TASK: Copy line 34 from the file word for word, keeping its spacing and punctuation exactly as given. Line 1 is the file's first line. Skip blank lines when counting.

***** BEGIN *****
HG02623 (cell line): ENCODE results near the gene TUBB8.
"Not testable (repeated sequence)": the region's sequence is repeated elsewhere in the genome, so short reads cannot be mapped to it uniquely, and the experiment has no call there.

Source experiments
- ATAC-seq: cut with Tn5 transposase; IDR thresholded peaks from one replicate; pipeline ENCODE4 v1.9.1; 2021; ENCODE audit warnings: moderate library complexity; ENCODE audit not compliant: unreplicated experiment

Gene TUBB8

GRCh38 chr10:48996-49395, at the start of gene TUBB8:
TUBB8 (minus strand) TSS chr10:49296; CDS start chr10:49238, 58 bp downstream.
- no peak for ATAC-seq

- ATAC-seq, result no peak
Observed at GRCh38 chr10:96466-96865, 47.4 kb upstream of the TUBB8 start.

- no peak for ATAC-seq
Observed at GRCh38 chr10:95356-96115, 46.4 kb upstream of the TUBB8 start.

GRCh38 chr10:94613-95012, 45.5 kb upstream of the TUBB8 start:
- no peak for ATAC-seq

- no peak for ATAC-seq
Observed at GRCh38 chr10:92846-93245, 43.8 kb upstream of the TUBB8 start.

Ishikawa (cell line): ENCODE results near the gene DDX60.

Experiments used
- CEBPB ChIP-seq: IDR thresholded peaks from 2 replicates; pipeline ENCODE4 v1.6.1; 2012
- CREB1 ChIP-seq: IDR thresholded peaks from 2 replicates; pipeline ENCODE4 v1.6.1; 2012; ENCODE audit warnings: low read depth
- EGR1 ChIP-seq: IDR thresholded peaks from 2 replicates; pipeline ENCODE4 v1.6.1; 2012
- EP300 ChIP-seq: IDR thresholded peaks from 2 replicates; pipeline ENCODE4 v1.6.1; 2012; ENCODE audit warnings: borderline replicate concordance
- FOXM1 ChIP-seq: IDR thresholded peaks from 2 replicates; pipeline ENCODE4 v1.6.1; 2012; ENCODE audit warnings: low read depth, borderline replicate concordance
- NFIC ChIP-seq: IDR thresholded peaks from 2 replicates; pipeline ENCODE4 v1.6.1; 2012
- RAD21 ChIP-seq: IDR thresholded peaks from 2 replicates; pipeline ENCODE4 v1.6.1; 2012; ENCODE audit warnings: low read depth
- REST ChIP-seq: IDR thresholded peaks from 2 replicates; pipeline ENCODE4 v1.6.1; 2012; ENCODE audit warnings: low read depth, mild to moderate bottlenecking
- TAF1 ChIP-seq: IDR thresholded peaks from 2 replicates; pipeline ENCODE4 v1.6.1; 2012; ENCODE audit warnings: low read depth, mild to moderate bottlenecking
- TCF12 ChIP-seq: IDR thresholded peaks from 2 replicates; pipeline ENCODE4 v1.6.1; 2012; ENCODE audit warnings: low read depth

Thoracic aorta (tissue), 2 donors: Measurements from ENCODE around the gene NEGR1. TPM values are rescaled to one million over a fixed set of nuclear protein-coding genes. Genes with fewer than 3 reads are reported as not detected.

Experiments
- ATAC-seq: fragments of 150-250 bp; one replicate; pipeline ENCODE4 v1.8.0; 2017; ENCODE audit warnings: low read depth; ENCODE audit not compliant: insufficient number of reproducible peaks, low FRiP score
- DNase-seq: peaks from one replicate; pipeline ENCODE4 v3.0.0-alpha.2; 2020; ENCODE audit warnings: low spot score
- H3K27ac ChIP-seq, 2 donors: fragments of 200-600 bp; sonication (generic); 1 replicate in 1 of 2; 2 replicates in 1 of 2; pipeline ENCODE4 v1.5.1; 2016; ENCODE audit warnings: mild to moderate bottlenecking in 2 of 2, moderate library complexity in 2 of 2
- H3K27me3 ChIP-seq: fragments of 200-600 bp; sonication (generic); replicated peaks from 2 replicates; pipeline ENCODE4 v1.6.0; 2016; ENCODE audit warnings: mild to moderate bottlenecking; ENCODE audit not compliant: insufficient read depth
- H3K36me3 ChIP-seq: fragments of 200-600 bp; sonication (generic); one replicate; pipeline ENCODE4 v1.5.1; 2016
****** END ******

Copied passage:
- H3K27me3 ChIP-seq: fragments of 200-600 bp; sonication (generic); replicated peaks from 2 replicates; pipeline ENCODE4 v1.6.0; 2016; ENCODE audit warnings: mild to moderate bottlenecking; ENCODE audit not compliant: insufficient read depth